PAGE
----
Because the production of Freon and its similar substances have stopped, you can expect a steady increase in the cost of the remaining supply. Suppliers who still have reclaimed Freon in stock can still perform services to old units by recharging them. However, this possibility will no doubt get more difficult and expensive as time passes.

If you find that your unit still relies on a phased-out refrigerant, you will be affected by the changes in the air conditioning industry. Do not despair, though. There are other ways to deal with this problem.

Can An AC Leaking Freon Be Repaired And Retrofitted?

There are rising stars in the air conditioning industry called refrigerant blends. These are mixtures of refrigerants devised to be a match to the properties of the chemicals originally used for the AC unit. These mixtures can have 2 to 4 components and have a major component of an HCFC, HFC, or HC.

A word of caution: If your AC unit used to run on pure Freon, refrigerant blends cannot simply be recharged to your existing unit. Your AC must be retrofitted to accommodate the blend of refrigerant that it will now take on.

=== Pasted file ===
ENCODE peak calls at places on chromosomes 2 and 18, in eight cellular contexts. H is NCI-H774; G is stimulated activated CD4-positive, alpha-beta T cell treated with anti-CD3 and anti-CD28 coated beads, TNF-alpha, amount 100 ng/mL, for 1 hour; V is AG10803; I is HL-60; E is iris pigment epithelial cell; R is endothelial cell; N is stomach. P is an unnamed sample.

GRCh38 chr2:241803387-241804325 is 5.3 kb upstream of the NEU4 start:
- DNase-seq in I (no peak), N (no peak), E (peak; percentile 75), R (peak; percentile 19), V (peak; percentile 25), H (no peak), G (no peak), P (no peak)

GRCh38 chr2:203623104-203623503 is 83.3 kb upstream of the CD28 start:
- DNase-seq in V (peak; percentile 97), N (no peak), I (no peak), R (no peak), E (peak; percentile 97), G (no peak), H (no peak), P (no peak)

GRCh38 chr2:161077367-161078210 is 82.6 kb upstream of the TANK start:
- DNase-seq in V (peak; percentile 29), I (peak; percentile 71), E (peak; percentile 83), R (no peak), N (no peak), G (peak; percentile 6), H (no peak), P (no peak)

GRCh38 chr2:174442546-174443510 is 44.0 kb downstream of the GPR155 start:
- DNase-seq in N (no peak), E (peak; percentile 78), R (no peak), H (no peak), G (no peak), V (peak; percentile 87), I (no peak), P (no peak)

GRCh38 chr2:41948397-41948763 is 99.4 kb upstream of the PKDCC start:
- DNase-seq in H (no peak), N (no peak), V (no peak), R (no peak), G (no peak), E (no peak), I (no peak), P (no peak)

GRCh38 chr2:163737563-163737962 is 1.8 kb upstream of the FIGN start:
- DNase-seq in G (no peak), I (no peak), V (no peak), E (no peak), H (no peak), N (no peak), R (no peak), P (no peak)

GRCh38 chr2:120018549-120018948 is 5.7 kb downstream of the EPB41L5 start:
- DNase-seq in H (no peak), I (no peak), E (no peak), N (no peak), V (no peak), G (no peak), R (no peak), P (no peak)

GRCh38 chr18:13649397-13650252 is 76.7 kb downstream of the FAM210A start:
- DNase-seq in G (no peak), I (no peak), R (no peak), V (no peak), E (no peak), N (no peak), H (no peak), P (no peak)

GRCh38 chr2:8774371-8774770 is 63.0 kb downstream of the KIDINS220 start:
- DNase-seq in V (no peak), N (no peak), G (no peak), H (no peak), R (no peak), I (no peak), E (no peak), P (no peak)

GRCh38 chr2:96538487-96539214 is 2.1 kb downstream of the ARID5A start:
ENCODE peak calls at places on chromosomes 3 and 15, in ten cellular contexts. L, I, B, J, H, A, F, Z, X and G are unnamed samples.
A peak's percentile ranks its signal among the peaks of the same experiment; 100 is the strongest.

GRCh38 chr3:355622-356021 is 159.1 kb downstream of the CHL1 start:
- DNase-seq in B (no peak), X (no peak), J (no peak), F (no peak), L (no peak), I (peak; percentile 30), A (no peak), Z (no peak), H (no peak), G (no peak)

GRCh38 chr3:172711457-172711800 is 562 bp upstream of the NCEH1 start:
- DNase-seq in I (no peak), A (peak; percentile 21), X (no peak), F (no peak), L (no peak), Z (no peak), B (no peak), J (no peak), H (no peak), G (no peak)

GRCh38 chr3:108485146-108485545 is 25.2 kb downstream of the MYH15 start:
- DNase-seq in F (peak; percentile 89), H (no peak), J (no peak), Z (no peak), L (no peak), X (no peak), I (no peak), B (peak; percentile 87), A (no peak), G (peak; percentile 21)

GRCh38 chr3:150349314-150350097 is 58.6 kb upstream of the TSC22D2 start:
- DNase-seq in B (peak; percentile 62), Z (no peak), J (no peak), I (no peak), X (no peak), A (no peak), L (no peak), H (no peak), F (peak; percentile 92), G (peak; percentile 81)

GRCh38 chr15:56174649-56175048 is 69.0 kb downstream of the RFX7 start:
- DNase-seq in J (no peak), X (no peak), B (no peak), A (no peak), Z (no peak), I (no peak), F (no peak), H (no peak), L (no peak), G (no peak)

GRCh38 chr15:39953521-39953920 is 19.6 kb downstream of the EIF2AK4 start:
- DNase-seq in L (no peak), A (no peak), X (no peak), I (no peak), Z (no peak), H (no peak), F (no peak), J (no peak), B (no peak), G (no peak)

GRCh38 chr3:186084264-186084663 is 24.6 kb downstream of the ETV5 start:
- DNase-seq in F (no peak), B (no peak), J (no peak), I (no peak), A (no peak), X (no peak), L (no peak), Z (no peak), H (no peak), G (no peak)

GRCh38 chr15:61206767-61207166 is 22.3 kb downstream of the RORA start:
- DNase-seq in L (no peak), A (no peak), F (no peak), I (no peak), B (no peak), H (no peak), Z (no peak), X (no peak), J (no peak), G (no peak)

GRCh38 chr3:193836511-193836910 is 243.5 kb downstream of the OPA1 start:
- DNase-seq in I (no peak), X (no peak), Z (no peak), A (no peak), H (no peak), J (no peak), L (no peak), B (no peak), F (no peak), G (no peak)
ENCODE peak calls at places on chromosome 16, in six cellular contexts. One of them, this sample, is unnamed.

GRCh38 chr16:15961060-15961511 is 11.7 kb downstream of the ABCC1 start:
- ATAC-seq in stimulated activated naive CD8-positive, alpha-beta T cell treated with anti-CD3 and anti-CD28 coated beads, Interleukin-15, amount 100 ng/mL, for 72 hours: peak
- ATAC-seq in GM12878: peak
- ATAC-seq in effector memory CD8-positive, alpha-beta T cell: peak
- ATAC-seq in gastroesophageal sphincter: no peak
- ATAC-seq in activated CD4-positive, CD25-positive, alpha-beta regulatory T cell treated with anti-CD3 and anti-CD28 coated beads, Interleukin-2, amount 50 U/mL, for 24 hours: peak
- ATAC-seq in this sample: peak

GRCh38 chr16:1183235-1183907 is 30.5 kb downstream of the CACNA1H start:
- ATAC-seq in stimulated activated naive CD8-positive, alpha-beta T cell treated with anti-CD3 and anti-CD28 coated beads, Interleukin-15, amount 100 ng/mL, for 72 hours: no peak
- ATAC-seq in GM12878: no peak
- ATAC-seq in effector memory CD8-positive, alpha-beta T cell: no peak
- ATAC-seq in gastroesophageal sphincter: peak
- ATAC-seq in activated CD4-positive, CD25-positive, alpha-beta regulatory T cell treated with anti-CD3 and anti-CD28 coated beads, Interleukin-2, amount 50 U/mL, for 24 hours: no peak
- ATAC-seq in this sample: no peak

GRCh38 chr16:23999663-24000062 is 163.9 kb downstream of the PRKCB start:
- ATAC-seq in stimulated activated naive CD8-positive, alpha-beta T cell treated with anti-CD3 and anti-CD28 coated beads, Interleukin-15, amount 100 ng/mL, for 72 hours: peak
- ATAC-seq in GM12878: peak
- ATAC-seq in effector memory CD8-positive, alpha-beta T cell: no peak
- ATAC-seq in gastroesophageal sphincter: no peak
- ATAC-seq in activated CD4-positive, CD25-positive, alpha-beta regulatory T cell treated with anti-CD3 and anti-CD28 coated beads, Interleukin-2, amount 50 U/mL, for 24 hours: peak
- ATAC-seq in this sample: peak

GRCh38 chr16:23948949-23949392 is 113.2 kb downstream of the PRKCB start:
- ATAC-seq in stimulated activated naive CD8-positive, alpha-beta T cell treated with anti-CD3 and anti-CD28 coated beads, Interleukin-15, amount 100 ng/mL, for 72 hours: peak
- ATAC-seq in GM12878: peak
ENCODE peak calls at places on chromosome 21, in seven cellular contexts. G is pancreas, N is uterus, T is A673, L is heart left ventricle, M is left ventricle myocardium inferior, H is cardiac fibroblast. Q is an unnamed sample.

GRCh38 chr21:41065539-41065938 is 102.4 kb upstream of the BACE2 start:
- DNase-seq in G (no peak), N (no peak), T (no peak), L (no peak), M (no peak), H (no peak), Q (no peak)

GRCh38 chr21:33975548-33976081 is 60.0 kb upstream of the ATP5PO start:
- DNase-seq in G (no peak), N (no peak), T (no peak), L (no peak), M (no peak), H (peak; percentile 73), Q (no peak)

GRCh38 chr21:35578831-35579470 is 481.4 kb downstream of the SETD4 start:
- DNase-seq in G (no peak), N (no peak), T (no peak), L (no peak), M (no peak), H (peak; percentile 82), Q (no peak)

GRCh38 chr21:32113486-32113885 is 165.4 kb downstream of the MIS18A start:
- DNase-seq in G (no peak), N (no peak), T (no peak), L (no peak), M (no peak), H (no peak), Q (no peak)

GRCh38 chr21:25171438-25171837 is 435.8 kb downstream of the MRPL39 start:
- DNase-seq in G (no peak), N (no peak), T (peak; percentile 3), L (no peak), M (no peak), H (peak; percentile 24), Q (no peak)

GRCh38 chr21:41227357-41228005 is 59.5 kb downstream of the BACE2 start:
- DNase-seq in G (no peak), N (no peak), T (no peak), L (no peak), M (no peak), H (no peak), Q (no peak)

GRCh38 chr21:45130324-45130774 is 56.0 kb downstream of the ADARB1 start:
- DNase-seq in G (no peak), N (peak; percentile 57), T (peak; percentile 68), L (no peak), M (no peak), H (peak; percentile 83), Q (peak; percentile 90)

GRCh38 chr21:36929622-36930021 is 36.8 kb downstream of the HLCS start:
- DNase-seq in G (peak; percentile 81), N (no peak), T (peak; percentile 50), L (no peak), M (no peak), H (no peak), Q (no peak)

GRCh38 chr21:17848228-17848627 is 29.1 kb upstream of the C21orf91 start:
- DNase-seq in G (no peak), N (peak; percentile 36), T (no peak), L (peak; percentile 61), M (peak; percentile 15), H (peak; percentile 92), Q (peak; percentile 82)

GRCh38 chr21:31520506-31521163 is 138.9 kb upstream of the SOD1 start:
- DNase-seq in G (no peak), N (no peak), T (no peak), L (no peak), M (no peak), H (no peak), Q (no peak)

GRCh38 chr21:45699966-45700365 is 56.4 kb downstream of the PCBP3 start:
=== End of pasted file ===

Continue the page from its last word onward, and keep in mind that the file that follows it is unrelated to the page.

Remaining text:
EPA released a list of refrigerant blends that are found “acceptable”, “acceptable subject to narrowed use limits”, and “acceptable subject to use conditions.”

Only entrust the retrofitting to a skilled HVAC technician who is professionally trained to handle refrigerant blends properly to avoid cross-contamination. Poor handling of these blends has the potential to diminish your air conditioners’ efficiency, shorten the life of the unit, and cost you huge electric and repair expenses in the process.

A high-quality contractor will make sure that all remaining amounts of Freon are completely and properly removed. He would also have to replace the lubricating oil, gaskets, and seals. Once the AC is charged with the new refrigerant blend, a good technician would test its performance.

Should I Retrofit My Leaking Air Conditioner or Replace It?

Air conditioning systems that are manufactured and installed after the year 2010 are said to be eco-friendlier than their predecessors. They are also assured to be more energy-efficient and require lesser repairs than older versions.

Some might pressure you to purchase a new unit to replace your cooling system totally and immediately. But do not let yourself be bullied into quickly tossing your old dependable AC out. 

The best choice will be determined by the cost and your circumstances. Weigh the cost—potential and actual—of repairing an older leaking air conditioner with the cost of replacing it. And find a good quality HVAC company. That will make all the difference.